At their downtown restaurant, Swish by Han, the Han brothers—Leemo (who’s usually in the kitchen) and Leeto (who’s usually out front)—serve some of the city’s finest Korean. Their $10 silken tofu and kimchi sounds simple. As Leeto explains, it’s anything but.
Swish goes through 10 pounds of kimchi a week, all of it made by Leeto and Leemo’s mom, Kim. First, she soaks napa cabbage in brine for three days, rinses it, then layers it, leaf-by-leaf, in a mixture
of rice paste, shrimp paste, dried chilies, garlic and baby shrimp. For two months, it’s stowed in a special refrigerator, which allows the brothers to control the humidity during different stages of the fermentation. Finally, the kimchi is sautéed in butter and soy sauce.
A block of tofu is coated in a tempura batter of cornstarch, flour, cold water and club soda, then deep-fried and sliced into square pieces.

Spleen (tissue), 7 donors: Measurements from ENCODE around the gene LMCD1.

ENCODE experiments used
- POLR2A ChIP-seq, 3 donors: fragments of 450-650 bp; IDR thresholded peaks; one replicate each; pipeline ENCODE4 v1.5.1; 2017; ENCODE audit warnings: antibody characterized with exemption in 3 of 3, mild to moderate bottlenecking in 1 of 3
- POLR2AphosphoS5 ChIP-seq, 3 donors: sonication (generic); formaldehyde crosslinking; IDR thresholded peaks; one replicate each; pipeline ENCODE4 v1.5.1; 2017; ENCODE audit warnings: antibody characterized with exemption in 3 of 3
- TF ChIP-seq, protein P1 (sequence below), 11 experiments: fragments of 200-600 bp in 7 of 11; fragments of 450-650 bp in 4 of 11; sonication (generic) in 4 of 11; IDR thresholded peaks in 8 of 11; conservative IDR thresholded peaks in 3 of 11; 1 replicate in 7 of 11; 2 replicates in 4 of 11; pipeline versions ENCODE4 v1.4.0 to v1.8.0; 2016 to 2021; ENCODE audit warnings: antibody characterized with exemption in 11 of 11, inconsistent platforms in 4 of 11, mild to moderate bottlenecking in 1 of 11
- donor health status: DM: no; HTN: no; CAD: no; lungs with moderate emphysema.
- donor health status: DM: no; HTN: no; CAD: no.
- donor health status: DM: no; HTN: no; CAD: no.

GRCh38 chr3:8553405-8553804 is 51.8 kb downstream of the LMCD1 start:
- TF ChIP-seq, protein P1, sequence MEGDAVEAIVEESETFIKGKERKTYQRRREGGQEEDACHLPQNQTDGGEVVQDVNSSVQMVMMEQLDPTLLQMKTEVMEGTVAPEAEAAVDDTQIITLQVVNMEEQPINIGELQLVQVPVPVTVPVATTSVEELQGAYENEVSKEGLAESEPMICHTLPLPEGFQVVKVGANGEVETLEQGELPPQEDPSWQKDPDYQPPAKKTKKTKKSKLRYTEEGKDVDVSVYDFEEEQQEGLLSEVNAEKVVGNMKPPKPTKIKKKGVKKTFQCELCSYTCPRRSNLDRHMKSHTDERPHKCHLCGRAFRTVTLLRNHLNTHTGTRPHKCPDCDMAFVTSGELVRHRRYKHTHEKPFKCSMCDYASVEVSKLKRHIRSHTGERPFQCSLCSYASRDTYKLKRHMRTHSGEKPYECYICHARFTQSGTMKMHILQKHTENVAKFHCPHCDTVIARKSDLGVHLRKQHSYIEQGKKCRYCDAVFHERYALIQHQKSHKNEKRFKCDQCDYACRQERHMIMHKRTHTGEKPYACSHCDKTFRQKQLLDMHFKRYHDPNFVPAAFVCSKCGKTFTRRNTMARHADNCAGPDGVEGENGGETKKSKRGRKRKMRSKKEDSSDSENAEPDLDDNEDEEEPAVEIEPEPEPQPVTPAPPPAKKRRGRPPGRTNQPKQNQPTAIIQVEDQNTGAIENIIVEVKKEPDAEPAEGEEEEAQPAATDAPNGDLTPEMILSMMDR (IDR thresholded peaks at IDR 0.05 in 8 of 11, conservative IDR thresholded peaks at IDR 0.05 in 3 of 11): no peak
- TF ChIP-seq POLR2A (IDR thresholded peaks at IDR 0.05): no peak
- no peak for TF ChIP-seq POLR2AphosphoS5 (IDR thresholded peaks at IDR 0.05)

Lemon rind, ginger, sugar, chili flakes, sesame oil and mirin (a Japanese cooking wine) are added to soy sauce. The mixture is drizzled over the fried tofu. “Korean food takes a lot of time to prepare, but putting it together is a lot simpler,” says Leeto. “The actual components of the dish are more complicated than the dish itself.”
Dried nori, chopped green onions and fresh red chili are sprinkled on top.
The brothers make their tofu from scratch every Sunday (it’s ready the next day), but if they’re too busy, Kim comes in to help. To do it, they boil their homemade soymilk for 15 minutes until curds are formed. A squeeze of lime helps bind the curds, which are then put into a rectangular mold and pressed tightly together by placing a brick on top. “I think our tofu tastes better than others,” says Leeto. “There’s a super-subtle hint of lime that complements the dishes really well.”
38 Wellington St. E., 647-343-0268, #DTN